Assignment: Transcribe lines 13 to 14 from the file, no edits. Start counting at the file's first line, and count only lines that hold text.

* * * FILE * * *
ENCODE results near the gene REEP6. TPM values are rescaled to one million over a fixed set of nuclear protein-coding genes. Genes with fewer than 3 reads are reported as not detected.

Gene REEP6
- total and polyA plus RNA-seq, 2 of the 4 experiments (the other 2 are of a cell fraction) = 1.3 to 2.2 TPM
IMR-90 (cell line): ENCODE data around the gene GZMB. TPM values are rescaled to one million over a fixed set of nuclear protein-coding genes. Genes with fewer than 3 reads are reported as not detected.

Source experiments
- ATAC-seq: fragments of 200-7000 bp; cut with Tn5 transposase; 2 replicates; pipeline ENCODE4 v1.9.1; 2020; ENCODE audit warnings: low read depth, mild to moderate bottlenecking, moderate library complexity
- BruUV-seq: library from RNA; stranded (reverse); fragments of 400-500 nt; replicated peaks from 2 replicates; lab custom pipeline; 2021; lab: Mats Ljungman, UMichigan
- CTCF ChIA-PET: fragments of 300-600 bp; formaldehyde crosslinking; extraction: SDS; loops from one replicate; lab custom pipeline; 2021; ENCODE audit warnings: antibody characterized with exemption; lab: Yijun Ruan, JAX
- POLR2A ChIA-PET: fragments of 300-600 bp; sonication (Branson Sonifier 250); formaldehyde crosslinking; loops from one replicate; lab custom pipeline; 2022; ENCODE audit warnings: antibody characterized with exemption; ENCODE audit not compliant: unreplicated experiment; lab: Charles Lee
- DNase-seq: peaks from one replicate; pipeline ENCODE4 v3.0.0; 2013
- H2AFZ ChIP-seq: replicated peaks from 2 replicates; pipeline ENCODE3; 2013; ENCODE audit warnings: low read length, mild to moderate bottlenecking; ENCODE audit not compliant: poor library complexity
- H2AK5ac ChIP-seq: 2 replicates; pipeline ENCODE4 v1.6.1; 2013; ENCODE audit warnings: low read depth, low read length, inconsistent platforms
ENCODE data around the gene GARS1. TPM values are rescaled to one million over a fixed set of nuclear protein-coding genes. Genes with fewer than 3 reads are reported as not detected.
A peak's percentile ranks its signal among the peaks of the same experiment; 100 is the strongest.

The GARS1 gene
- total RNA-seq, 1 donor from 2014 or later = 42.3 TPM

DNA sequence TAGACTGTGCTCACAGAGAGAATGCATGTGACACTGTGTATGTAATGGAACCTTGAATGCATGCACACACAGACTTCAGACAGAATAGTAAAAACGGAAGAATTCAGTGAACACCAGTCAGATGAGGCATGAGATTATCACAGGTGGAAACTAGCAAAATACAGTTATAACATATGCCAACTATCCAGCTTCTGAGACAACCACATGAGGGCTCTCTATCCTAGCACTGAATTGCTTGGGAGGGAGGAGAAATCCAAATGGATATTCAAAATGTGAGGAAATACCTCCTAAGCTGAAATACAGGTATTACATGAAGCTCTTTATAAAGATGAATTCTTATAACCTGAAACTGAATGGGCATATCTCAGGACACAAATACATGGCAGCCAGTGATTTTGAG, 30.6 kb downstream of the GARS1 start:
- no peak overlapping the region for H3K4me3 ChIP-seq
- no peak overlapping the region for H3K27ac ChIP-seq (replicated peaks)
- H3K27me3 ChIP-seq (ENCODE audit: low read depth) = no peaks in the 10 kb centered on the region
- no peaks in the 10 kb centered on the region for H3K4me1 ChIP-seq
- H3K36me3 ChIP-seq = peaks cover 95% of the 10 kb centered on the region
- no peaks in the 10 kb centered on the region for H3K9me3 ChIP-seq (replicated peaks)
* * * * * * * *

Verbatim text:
ENCODE data around the gene GARS1. TPM values are rescaled to one million over a fixed set of nuclear protein-coding genes. Genes with fewer than 3 reads are reported as not detected.
A peak's percentile ranks its signal among the peaks of the same experiment; 100 is the strongest.